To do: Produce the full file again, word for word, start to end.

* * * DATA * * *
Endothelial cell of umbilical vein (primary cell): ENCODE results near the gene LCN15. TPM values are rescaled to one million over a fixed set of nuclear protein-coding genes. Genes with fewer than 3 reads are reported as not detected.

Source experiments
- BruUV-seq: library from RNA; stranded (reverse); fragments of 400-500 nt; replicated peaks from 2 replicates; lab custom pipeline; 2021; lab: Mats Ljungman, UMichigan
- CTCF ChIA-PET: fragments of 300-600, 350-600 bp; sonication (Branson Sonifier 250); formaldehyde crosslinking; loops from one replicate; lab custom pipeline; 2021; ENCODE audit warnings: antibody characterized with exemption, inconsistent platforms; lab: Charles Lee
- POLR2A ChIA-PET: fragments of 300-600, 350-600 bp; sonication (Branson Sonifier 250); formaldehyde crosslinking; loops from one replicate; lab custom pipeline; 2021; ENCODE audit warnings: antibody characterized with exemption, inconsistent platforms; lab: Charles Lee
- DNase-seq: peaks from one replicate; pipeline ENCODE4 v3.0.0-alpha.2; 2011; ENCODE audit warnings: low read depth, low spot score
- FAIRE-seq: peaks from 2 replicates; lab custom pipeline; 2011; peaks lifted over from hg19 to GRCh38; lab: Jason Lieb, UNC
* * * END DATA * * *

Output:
Endothelial cell of umbilical vein (primary cell): ENCODE results near the gene LCN15. TPM values are rescaled to one million over a fixed set of nuclear protein-coding genes. Genes with fewer than 3 reads are reported as not detected.

Source experiments
- BruUV-seq: library from RNA; stranded (reverse); fragments of 400-500 nt; replicated peaks from 2 replicates; lab custom pipeline; 2021; lab: Mats Ljungman, UMichigan
- CTCF ChIA-PET: fragments of 300-600, 350-600 bp; sonication (Branson Sonifier 250); formaldehyde crosslinking; loops from one replicate; lab custom pipeline; 2021; ENCODE audit warnings: antibody characterized with exemption, inconsistent platforms; lab: Charles Lee
- POLR2A ChIA-PET: fragments of 300-600, 350-600 bp; sonication (Branson Sonifier 250); formaldehyde crosslinking; loops from one replicate; lab custom pipeline; 2021; ENCODE audit warnings: antibody characterized with exemption, inconsistent platforms; lab: Charles Lee
- DNase-seq: peaks from one replicate; pipeline ENCODE4 v3.0.0-alpha.2; 2011; ENCODE audit warnings: low read depth, low spot score
- FAIRE-seq: peaks from 2 replicates; lab custom pipeline; 2011; peaks lifted over from hg19 to GRCh38; lab: Jason Lieb, UNC